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Hidden shell middens reveal ancient human presence in Bolivian Amazon

Date:
August 28, 2013
Source:
Public Library of Science
Summary:
Previously unknown archeological sites in forest islands reveal human presence in the western Amazon as early as 10,000 years ago, according to new research.

Details of recovered burnt earth, shells and bone remains from excavations at SM1. A) Thin section from Unit VI; aragonitic and micritic shell fragments cemented together; a bone is visible in the upper left corner (cross polarized light, XPL); b) Pomacea shells found at a depth of 110 cm; c) Impact scar between refitted fragments of a Blastocerus dichotomus tibia found at 160 cm. Mineral dendrites covering the edges of bones and surface damage indicate a percussive blow; d) Mandibular fragment of Mazama sp. found at a depth of 70–75 cm; e) Fragment of burnt earth found at a depth of 140 cm with incised parallel lines, probably culturally-modified; f) Units IV and V as observed in the excavations; Unit V is a layer of well cemented shells surrounded by loose fragments that form Unit IV.
Credit: Image courtesy of Public Library of Science

Previously unknown archeological sites in forest islands reveal human presence in the western Amazon as early as 10,000 years ago, according to research published August 28 in the open access journal PLOS ONE by Umberto Lombardo from the University of Bern, Switzerland and colleagues from other institutions.

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The study focuses on a region in the Bolivian Amazon thought to be rarely occupied by pre-agricultural communities due to unfavorable environmental conditions. Hundreds of 'forest islands'- small forested mounds of earth- are found throughout the region, their origins attributed to termites, erosion or ancient human activity. In this study, the authors report that three of these islands are shell middens, mounds of seashells left by settlers in the early Holocene period, approximately 10,400 years ago.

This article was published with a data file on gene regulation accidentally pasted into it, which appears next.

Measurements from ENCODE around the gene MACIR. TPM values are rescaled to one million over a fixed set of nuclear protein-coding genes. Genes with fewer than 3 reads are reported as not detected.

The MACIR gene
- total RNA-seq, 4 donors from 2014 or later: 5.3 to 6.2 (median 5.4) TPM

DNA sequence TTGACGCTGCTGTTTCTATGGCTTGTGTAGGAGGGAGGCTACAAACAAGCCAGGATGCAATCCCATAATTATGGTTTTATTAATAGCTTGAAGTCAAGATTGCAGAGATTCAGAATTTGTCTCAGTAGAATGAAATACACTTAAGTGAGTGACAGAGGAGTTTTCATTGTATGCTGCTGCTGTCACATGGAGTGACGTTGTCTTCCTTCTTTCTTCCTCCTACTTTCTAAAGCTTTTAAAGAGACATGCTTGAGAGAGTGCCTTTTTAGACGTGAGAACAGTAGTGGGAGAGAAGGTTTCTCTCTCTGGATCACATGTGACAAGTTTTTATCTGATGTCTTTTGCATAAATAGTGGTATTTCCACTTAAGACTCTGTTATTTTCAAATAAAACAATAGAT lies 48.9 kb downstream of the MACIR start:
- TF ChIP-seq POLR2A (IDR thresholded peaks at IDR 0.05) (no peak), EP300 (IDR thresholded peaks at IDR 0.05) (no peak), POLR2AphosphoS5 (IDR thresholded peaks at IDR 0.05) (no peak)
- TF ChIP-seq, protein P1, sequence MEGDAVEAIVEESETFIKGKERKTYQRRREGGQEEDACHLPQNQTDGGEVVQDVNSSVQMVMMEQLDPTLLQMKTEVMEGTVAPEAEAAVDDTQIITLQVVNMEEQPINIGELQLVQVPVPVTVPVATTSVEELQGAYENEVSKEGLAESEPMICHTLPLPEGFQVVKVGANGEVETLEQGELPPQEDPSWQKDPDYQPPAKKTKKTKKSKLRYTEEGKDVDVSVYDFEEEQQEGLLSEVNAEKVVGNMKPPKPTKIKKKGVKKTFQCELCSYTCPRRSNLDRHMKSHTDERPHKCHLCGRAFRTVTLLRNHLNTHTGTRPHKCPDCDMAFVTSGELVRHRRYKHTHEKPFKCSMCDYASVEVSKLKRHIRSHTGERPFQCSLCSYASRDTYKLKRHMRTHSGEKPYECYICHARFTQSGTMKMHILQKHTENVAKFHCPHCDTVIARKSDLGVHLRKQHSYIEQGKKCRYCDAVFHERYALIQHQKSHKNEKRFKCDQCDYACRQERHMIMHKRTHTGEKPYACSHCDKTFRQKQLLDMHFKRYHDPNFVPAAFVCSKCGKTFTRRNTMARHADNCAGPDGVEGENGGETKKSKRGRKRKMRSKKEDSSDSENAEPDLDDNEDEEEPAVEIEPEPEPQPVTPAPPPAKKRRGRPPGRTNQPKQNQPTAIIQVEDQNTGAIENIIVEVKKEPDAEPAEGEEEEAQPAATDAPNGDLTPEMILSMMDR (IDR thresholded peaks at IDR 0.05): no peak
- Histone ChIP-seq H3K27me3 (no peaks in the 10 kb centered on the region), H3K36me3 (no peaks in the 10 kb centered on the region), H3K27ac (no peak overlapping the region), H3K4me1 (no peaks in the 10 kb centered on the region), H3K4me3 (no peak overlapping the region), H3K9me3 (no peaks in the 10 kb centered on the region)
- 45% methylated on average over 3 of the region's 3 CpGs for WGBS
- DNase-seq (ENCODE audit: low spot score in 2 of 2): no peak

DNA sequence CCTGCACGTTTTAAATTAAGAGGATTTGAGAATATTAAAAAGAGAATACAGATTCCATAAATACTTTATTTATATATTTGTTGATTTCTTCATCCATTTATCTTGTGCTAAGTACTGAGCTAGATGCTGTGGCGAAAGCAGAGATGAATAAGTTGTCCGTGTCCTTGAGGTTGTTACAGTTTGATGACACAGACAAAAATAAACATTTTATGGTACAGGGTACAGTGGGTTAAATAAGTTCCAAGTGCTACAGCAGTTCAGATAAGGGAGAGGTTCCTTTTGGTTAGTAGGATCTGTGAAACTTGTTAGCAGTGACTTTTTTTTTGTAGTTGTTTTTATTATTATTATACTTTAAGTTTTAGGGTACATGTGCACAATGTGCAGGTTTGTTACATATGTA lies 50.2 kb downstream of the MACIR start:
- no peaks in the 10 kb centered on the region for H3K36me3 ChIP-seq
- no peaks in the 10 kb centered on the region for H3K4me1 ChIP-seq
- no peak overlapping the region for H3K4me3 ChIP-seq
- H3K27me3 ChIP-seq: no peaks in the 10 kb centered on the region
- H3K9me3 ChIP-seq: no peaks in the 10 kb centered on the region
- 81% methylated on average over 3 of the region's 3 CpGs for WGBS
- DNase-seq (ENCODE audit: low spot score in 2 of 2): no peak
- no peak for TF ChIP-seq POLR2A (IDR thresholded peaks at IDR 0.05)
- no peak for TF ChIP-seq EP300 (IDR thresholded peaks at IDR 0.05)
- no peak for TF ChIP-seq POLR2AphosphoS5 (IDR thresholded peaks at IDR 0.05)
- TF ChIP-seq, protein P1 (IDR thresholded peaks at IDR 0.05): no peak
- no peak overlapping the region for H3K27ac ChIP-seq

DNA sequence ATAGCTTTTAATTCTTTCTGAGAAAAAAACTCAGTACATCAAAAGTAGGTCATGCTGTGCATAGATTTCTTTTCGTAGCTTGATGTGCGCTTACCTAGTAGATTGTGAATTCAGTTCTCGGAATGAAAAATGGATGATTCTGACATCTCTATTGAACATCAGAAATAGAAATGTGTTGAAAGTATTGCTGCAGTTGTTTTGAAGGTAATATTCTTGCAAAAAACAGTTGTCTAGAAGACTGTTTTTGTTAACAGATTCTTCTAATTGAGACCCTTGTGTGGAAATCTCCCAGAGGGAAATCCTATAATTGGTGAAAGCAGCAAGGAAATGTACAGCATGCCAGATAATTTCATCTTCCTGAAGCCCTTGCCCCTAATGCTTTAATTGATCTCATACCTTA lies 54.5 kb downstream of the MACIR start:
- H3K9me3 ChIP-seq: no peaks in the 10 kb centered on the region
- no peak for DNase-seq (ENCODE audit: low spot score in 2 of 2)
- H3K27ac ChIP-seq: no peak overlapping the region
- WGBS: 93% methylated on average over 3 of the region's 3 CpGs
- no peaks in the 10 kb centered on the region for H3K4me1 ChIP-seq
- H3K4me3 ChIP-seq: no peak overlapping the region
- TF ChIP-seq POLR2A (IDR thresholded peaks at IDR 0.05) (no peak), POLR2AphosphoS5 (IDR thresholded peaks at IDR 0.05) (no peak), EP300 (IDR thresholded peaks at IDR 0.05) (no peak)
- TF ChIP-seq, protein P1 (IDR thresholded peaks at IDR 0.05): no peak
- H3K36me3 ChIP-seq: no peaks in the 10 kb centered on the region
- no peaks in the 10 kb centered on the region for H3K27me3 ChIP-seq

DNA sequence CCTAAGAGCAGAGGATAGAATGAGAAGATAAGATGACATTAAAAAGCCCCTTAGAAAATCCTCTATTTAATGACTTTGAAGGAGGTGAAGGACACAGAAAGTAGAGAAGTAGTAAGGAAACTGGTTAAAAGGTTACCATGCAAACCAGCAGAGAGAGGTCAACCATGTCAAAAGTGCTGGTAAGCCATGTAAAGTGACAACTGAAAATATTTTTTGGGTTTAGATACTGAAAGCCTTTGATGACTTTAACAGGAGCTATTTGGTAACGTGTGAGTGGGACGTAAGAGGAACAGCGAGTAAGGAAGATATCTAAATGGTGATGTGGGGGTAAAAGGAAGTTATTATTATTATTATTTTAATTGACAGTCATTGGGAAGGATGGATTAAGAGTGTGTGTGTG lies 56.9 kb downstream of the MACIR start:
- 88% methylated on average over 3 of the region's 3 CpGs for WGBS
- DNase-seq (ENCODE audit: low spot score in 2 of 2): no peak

Samples of soil from these three mounds revealed a dense accumulation of freshwater snail shells, animal bones and charcoal forming the middens. The mounds appear to have formed in two phases: an older layer composed primarily of snail shells, and an overlying layer composed of organic matter containing pottery, bone tools and human bones. The two are separated by a thin layer rich in pieces of burnt clay and earth, and the uppermost layer of deposits was also seen to contain occasional fragments of earthenware pottery.

Radiocarbon analysis of two middens indicates that humans settled in this region during the early Holocene, approximately 10,400 years ago, and shells and other artefacts built up into mounds over an approximately 6,000 year period of human use. The sites may have been abandoned as climate shifted towards wetter conditions later. Lombardo adds, "We have discovered the oldest archaeological sites in western and southern Amazonia. These sites allow us to reconstruct 10,000 years of human-environment interactions in the Bolivian Amazon."


Story Source:

The above story is based on materials provided by Public Library of Science. Note: Materials may be edited for content and length.


Journal Reference:

  1. Umberto Lombardo, Katherine Szabo, José M. Capriles, Jan-Hendrik May, Wulf Amelung, Rainer Hutterer, Eva Lehndorff, Anna Plotzki, Heinz Veit. Early and Middle Holocene Hunter-Gatherer Occupations in Western Amazonia: The Hidden Shell Middens. PLoS ONE, 2013; 8 (8): e72746 DOI: 10.1371/journal.pone.0072746

Cite This Page:

Public Library of Science. "Hidden shell middens reveal ancient human presence in Bolivian Amazon." ScienceDaily. ScienceDaily, 28 August 2013. <www.sciencedaily.com/releases/2013/08/130828211130.htm>.
Public Library of Science. (2013, August 28). Hidden shell middens reveal ancient human presence in Bolivian Amazon. ScienceDaily. Retrieved December 21, 2014 from www.sciencedaily.com/releases/2013/08/130828211130.htm
Public Library of Science. "Hidden shell middens reveal ancient human presence in Bolivian Amazon." ScienceDaily. www.sciencedaily.com/releases/2013/08/130828211130.htm (accessed December 21, 2014).

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